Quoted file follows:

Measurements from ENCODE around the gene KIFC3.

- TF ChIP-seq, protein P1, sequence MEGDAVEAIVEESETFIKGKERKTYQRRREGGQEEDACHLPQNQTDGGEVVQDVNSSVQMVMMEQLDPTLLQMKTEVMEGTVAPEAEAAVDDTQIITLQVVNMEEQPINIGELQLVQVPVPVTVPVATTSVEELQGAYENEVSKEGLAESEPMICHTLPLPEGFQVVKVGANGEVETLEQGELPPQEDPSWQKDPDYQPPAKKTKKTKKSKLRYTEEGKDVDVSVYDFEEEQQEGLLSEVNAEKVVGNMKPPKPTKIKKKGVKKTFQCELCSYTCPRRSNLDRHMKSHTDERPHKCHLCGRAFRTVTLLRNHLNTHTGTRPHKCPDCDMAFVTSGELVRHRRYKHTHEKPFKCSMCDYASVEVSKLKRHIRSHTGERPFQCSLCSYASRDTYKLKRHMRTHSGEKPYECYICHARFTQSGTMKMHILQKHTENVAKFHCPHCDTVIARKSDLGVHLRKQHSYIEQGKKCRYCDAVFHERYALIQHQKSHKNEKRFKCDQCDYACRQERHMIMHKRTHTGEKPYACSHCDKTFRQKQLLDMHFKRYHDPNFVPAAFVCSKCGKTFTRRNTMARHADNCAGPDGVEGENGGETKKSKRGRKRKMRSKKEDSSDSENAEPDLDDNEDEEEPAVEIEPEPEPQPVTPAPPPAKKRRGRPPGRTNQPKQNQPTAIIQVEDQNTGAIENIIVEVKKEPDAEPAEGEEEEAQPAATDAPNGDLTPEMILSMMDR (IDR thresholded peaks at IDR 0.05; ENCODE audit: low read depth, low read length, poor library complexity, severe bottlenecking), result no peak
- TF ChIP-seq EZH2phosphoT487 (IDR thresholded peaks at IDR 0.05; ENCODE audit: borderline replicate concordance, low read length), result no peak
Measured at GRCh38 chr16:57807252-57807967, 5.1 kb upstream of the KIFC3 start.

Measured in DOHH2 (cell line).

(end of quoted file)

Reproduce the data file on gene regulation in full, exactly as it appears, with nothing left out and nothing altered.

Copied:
Measurements from ENCODE around the gene KIFC3.

- TF ChIP-seq, protein P1, sequence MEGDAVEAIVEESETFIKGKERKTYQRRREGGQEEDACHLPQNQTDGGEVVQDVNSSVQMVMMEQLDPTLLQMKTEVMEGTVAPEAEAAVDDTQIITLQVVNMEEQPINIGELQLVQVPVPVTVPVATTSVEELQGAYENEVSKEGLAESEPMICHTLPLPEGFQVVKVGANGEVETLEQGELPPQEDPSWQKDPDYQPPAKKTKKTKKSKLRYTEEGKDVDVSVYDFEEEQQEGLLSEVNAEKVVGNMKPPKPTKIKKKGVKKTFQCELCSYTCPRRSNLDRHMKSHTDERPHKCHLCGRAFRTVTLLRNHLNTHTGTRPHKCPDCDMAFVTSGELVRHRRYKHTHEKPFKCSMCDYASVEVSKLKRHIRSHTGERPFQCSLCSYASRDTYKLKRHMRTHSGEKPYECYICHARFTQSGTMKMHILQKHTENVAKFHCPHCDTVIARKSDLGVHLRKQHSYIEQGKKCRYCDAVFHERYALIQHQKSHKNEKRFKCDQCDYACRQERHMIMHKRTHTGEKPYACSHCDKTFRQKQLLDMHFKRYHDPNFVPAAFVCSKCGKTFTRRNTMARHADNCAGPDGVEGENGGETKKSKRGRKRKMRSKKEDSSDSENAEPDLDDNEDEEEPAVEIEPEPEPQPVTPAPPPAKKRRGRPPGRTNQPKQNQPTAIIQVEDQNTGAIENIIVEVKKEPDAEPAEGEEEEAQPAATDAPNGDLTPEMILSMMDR (IDR thresholded peaks at IDR 0.05; ENCODE audit: low read depth, low read length, poor library complexity, severe bottlenecking), result no peak
- TF ChIP-seq EZH2phosphoT487 (IDR thresholded peaks at IDR 0.05; ENCODE audit: borderline replicate concordance, low read length), result no peak
Measured at GRCh38 chr16:57807252-57807967, 5.1 kb upstream of the KIFC3 start.

Measured in DOHH2 (cell line).